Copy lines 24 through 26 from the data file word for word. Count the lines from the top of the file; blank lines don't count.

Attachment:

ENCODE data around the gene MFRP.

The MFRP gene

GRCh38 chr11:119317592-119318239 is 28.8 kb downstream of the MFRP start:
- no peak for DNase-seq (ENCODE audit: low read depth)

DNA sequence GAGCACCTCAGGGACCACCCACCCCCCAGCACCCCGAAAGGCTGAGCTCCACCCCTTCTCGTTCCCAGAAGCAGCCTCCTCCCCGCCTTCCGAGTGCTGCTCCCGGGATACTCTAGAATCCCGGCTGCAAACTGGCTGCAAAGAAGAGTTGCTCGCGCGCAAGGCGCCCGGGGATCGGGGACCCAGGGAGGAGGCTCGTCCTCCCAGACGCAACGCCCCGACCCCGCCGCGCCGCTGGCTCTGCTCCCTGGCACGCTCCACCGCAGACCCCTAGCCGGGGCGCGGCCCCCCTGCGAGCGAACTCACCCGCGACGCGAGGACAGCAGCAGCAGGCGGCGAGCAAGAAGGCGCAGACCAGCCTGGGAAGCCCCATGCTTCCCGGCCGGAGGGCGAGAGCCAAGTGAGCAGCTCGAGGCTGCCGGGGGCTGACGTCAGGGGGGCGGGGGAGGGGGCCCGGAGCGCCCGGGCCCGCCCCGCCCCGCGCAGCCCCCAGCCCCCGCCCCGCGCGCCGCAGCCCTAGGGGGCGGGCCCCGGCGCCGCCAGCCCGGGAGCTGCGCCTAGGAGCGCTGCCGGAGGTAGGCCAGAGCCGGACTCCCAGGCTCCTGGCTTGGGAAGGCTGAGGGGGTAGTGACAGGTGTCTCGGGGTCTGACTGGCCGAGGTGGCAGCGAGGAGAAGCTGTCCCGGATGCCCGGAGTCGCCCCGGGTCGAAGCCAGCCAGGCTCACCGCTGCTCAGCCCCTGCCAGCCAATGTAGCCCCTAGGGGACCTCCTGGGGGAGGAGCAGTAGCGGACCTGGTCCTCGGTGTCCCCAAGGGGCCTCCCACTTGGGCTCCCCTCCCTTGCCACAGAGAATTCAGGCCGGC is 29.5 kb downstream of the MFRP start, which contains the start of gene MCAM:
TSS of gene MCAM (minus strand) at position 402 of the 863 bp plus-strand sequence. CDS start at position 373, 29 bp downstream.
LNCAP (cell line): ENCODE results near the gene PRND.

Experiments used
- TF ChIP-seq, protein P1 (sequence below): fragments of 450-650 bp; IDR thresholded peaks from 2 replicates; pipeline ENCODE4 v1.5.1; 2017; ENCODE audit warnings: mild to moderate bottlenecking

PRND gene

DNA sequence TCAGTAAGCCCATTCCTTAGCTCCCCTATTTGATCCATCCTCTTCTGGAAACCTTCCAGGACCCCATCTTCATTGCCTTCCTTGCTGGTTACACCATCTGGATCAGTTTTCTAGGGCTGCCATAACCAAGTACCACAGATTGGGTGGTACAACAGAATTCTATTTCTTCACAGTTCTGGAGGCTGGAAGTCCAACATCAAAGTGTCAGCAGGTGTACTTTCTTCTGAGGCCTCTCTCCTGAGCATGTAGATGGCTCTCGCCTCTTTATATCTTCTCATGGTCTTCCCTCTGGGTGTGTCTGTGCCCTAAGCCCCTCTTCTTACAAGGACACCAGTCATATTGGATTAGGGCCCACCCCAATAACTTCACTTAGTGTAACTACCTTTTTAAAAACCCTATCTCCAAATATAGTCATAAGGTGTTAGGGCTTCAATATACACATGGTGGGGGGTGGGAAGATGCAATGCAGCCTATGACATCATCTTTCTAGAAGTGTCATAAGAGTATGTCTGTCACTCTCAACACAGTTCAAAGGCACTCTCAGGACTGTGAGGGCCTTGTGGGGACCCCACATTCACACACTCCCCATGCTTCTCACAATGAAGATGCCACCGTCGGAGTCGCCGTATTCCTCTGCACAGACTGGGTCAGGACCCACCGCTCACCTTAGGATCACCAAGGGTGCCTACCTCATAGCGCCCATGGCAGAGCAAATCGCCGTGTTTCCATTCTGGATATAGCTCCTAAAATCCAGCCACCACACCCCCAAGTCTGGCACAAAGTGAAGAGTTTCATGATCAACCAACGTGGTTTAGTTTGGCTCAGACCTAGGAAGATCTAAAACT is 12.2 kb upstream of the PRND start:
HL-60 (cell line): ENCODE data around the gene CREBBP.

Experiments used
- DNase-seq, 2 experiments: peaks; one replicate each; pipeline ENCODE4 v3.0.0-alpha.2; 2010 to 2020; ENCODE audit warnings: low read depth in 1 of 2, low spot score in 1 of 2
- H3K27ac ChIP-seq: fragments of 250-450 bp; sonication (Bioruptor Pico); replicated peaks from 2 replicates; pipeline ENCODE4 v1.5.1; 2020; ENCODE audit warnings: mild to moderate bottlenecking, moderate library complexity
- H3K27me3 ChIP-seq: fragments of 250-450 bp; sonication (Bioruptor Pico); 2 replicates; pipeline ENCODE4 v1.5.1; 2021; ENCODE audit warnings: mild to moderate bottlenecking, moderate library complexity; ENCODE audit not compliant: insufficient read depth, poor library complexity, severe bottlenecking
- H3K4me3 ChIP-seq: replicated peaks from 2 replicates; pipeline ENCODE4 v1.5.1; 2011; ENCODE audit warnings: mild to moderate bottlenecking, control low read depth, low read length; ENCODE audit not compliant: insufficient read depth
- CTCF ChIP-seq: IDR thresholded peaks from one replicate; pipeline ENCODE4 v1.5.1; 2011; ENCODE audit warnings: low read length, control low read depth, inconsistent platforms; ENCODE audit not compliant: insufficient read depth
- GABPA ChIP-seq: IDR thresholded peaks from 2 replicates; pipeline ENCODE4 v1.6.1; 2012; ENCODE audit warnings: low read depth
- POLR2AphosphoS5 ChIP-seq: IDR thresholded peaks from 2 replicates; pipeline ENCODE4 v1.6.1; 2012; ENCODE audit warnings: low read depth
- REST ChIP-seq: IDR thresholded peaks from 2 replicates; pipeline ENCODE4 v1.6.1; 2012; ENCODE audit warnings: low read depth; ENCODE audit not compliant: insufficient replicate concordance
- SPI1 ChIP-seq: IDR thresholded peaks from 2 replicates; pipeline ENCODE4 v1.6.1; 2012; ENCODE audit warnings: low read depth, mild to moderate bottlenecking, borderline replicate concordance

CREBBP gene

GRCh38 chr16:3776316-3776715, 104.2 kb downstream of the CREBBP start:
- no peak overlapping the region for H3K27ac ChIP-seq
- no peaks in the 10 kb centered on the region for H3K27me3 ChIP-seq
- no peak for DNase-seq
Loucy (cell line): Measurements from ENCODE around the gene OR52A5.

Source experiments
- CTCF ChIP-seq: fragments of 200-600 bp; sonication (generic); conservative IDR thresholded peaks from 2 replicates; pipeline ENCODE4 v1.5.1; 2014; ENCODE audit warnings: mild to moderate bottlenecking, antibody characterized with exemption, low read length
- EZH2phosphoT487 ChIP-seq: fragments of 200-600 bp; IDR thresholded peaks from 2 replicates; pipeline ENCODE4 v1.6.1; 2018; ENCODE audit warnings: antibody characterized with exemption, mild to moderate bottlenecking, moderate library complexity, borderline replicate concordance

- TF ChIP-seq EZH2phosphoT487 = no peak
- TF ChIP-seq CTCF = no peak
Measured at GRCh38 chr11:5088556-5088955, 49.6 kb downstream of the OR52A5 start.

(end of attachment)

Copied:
GRCh38 chr16:3776316-3776715, 104.2 kb downstream of the CREBBP start:
- no peak overlapping the region for H3K27ac ChIP-seq
- no peaks in the 10 kb centered on the region for H3K27me3 ChIP-seq